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No Amount of Early Shopping Can Prevent This Holiday Nightmare

Cyberattacks Aren't Limited to Holiday Shopping
Couple Shopping

In September, Reuters reported that the popular U.S. retailer Neiman Marcus Group had to notify about 4.6 million of its online customers and disclose that their personal info, including names, contact information and credit card numbers may have been accessed in a data hack. The breach took place in May 2021, likely around Memorial Day, and is just one of many the examples highlighting that holiday times are a big target for hackers, and Christmas shopping could potentially turn into serious holiday grief.

Another holiday online crime spree occurred on the Fourth of July this year. The Russia-connected ransomware REvil, best known for previously gaining access to one of the world's largest meat suppliers, began its hacking spree by compromising a software company, and locked millions of customers' computers, NBC News reported. REvil demanded $70 million in bitcoin to unlock the devices.

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Hackers do not only target businesses on the holidays. They also target individuals. The motive for an attack isn't always known. A hacker can steal credit card details and other private information. In particular, online shopping accounts could be easy targets as customers log in across many e-commerce websites.

Imagine waking up excited to complete your Christmas shopping list early, only to find out someone else has already drained your credit card limit. All online shopping accounts are vulnerable to holiday hacking sprees—unless they're protected by top-rated cybersecurity software like Keeper Security. Before completing your shopping this holiday, stay two steps ahead of holiday hackers. Consider protecting your accounts with best-in-class security.

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Tips for Secure Online Holiday Shopping

Online Shopping
Photo by Andrea Piacquadio from Pexels

Update your passwords

When was the last time you changed the password to your online shopping accounts? Unless prompted by the site itself, many people never bother to update their passwords at all. Even worse, some tend to use passwords that are too easy to crack. It's probably not a smart idea to keep using your birthday, a loved one's name, or the name of your first pet as your password. Every three months, or as often as possible, change to a high-strength password. According to Keeper Security, a strong password should have:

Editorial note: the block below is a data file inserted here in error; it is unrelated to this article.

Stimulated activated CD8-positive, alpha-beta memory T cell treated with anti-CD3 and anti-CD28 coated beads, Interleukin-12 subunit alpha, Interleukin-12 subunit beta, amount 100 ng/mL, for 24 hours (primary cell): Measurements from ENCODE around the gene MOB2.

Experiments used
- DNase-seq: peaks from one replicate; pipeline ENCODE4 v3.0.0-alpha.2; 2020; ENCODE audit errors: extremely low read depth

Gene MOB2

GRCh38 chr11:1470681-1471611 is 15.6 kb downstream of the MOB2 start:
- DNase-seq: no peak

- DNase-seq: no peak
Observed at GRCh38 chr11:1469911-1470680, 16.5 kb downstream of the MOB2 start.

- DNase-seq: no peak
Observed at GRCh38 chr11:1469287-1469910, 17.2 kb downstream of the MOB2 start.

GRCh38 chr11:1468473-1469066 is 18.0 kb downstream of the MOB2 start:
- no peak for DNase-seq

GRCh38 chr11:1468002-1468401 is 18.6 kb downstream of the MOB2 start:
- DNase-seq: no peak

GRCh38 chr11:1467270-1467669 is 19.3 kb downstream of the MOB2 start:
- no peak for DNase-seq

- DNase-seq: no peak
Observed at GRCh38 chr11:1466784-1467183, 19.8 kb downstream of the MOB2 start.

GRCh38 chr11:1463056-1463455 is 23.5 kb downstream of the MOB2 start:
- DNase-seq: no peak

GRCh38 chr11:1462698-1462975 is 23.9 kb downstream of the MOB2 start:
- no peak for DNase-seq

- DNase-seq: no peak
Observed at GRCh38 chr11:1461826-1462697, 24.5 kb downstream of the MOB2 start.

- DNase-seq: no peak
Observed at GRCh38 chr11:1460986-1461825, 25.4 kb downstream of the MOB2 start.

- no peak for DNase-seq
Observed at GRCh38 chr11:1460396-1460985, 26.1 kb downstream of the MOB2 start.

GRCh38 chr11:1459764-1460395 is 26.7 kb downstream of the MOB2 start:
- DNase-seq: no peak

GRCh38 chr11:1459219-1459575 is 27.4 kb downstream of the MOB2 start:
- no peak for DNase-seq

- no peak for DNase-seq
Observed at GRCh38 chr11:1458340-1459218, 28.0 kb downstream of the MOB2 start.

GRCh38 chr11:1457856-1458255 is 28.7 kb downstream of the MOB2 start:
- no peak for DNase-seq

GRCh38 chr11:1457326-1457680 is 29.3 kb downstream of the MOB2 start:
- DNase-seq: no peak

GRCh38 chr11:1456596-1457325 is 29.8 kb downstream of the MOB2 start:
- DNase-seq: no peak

• At least eight characters
  • Uppercase and lowercase letters
  • Both letters and numerals
  • As many special characters as possible

If thinking of a good password is challenging, consider trying Keeper Security's password generator for free. It produces secure, random passwords for as many accounts as you might need.

Get a password manager

Once you've updated your shopping accounts with random, complex passwords, the next step is typically getting a good password manager. A strong password should be difficult to remember, which means you could also end up forgetting it yourself. Getting locked out of an online shopping account right before the holidays is an unnecessary hassle. A robust password manager like KeeperFill not only stores unlimited passwords for all your accounts but automatically fills in your login credentials seamlessly.

Use a secure autofill feature

Autofill features make online shopping easier. It's as simple as going to the website and clicking Log In with a prefilled username and password. However, any web browser's autofill feature could potentially put you at risk of cybertheft. Browser autofill options like those from Chrome, Safari or Opera are prone to phishing attacks. For maximum precaution, turn off native browser autofill and log in with your account details manually.

Alternatively, use a secure autofill like KeeperFill—a browser extension that lets you autofill your login credentials on legitimate websites. KeeperFill differs from generic browser autofill because it encrypts your private information, minimizing the risks of phishing attacks.

Utilize two-factor authentication options

Enhancing your account security with two-step verification adds an extra layer of security against hackers. Anybody who tries to log in to your account would need a second credential request that can only be accessed via a secure two-factor authentication app. Online shopping accounts like Amazon allow two-step verification which, when paired with a complex password, could make your account impenetrable.

Always shop from a secure website

There are several ways to make sure a website is secure, but the rule of thumb is to look for https rather than http on the address of the website you are trying to visit. It also helps to have an antivirus or malware scanner. It could scan the site you're trying to access and lock out any potential threats before it's too late.

There's no way to know when hackers might try to steal your private information. This coming holiday, gift yourself peace of mind by securing all your online accounts.

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